The ‘80s, of course, did terrible things to him as it did many cinematographers who couldn’t navigate the loss of meaningful adult cinema, although he did manage to coax out the slightly singed, twitchy nostalgia of Pee-Wee’s Big Adventure and the endlessly amusing, barbed Clue in 1985 for a mid-decade two-fister, a spiky cocktail nestled deep in the morass of PBR cinema inebriating the whole damn decade. He seems mostly forgotten today, but his nocturnal eye for the whiskey-soaked life of Mitchum’s aging gun-runner Eddie Coyle keep everything low-to-the-ground, conjuring an alternately vacant and grotty vision of a moribund Boston.
Coyle’s life is on the rocks after a “thing in New Hampshire”, the specifics of which are a fascinating elision in a screenplay that is sometimes too expository for its own good. But his gun-running truck habits have him on the wrong side of the law, prompting a detective (Richard Jordan) to ask Eddie to turn informant against a cabal of bank robbers who Eddie supplied guns to. The makings of a tight and squirrely thriller noir could be unpacked from the screenplay, but the scruffy tone, Mitchum’s hound-dog performance (both aged and for-the-ages), and Kemper’s resigned visual style evoke a once-tightened world where all the screws have already come loose.
Consider the complications surrounding Coyle’s bartender accomplice (played by Peter Boyle) who brokered the gun deal that slammed Coyle against the wall and who is secretly also an informer for the very detective Mitchum is working for. That sounds like one more pepper in a fiery stew, but Eddie Coyle is the abjection of a once-acidic lifestyle having already dissolved the passion, resulting in a resounding and pointedly terrifying whimper when we expect a bang. Although, admittedly, it’s more like a hazy scratched-vinyl hiss with the Altman-esque clatter of polyphonic background sound sabotaging the supremacy of the main characters and their life-or-death conversations. Eddie Coyle’s story, the film suggests, is ultimately irrelevant to the outside world with all its own tenuously breathing humans and other backgrounded lives. To this extent, the bank robbery with the most screen-time is played rather mordantly. The bank owner informs his workers not to panic, cut against a reaction shot of the bank workers, guns to their faces, looking like they’ve seen it all before.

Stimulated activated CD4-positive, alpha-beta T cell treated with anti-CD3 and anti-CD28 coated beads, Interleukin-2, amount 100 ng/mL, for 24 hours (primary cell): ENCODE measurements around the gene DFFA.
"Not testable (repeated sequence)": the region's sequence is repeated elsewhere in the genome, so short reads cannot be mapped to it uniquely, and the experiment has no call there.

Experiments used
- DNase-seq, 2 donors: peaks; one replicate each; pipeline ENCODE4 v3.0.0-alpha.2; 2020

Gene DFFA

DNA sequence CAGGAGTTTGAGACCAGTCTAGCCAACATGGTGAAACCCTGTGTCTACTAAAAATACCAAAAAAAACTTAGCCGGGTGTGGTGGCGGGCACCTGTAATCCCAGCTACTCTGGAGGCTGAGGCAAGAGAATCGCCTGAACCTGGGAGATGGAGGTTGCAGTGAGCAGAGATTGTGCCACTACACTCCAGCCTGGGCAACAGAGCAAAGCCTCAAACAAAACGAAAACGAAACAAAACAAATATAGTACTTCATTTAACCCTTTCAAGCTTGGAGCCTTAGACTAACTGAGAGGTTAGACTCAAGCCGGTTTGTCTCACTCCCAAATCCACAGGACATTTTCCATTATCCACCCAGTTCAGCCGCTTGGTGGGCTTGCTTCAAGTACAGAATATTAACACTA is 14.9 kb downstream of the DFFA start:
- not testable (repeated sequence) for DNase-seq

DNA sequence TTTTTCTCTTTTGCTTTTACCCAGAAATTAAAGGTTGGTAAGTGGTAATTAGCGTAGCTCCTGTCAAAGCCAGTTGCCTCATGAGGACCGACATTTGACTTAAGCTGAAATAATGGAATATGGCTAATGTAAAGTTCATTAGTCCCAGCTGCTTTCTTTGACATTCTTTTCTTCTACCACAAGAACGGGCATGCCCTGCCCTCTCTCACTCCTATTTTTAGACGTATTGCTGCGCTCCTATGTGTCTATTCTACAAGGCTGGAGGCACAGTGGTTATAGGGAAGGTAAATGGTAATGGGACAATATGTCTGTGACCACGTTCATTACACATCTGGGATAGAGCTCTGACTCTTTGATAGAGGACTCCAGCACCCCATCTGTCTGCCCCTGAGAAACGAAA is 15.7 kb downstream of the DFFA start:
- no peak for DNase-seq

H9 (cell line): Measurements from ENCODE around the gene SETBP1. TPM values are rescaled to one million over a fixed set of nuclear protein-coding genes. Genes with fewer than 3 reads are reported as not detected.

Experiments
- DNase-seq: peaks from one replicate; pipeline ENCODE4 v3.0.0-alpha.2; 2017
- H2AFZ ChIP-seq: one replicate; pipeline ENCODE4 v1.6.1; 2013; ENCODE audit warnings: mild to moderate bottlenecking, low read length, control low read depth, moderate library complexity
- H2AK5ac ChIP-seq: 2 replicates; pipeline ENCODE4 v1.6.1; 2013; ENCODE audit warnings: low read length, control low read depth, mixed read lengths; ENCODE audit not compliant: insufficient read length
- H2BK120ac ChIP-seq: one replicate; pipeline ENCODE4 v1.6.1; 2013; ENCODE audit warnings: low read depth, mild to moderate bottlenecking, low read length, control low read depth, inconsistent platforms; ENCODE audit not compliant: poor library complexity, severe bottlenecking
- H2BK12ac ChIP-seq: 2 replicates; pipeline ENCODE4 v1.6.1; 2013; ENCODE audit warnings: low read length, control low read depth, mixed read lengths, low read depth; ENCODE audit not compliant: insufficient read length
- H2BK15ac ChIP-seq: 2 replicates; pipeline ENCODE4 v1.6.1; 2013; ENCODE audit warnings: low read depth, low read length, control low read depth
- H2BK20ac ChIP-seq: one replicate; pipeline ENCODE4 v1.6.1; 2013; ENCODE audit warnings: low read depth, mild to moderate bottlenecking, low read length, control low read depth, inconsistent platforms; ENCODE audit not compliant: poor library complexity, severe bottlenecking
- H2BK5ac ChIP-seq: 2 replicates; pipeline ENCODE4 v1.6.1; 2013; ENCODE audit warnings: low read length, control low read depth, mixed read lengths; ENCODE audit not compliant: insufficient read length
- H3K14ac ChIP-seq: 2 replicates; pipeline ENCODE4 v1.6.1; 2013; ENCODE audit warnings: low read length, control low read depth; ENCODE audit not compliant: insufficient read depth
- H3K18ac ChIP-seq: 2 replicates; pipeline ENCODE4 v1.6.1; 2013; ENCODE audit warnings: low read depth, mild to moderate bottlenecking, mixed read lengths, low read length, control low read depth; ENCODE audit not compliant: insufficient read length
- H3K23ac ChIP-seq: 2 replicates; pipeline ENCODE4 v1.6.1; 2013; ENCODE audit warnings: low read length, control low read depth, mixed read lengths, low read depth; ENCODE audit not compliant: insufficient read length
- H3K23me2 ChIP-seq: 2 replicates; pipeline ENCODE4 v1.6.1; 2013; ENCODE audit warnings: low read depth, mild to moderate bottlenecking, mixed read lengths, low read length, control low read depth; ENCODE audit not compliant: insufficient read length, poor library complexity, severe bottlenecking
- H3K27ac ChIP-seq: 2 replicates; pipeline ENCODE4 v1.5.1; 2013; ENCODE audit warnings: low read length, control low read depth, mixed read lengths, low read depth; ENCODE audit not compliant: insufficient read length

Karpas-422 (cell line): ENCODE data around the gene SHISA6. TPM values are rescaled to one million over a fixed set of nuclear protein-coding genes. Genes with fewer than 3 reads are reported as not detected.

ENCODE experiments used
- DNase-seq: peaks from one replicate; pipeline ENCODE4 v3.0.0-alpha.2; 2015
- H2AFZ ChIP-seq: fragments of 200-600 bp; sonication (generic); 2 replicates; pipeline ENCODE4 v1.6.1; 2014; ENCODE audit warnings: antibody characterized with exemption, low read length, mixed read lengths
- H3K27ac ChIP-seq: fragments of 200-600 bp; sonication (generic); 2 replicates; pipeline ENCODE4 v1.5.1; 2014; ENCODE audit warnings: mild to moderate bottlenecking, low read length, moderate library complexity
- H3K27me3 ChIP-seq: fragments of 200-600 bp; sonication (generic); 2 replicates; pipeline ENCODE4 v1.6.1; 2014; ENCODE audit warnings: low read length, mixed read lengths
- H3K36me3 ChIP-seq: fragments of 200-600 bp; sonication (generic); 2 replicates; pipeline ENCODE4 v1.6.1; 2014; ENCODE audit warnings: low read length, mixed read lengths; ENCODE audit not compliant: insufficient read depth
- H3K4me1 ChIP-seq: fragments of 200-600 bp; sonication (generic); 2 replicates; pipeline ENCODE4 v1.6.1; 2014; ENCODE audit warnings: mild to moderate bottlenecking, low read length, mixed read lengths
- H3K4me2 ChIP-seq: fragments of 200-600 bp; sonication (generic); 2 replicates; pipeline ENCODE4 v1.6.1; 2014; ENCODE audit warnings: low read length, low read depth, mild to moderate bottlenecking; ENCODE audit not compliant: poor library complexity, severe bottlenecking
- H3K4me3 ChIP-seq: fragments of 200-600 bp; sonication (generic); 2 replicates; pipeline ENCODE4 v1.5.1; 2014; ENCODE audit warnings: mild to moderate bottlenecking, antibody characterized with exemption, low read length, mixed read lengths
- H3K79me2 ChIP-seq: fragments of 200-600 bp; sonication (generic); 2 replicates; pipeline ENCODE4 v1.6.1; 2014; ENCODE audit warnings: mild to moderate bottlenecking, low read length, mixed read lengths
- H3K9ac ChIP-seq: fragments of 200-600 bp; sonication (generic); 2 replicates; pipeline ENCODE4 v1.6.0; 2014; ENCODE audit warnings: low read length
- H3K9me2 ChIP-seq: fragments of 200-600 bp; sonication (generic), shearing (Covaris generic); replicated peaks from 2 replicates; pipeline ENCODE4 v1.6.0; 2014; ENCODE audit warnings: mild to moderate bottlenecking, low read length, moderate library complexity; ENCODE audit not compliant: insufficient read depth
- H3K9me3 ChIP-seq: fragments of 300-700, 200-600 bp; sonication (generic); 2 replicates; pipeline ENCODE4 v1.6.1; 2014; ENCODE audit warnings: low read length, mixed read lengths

The Friends of Eddie Coyle is never curated or overly poised, as it is too frayed to do anything but be on the lookout for itself with every passing moment, effectively skewering the once-swaggering demeanor of a Mitchum noir with resonances in America’s post-industrial slump. Torn between the crawling awareness of imminent demise and the too-fried-to-care resignation to the certainty of comeuppance, this is jaded, mordant, death-stricken ‘70s cinema at its near-finest. Death almost seems a preferable alternative to the abjection of creeping through each step of life in fear of triggering the final bullet. Although the film perhaps wants for all-time masterpiece status, Mitchum’s cathartic work in the title role certainly fits the bill. Paradoxically energizing his classic machismo through exhuming its corpse and embracing its scarred, beaten-down reality, each crack on Mitchum’s face, and each nervous crack of a joke that emerges from his mouth, wears the weight of decades of uneasy living.
The climax of the film positions one of the friends of Eddie Coyle, post-hockey game staged as an animal cage, in and out of a vacillating light flashing over their face, but the tone is hardly a party. Instead, it’s the sight of a man torn over destroying the already desolate life of a pathetic gangster. The latter is doomed to rest in a car behind the neon-light of a billiard hall, the light itself indecisively flipping on and off, a happy-time location for loners flickering like the light between life and death. There’s a sleepy texture to the film, but it’s definitely not a narcotic, and it spasms in its sleep. Right to the end, the film’s faint, barely-beating disposition is more like a sense of lived-in lethargy, distilled.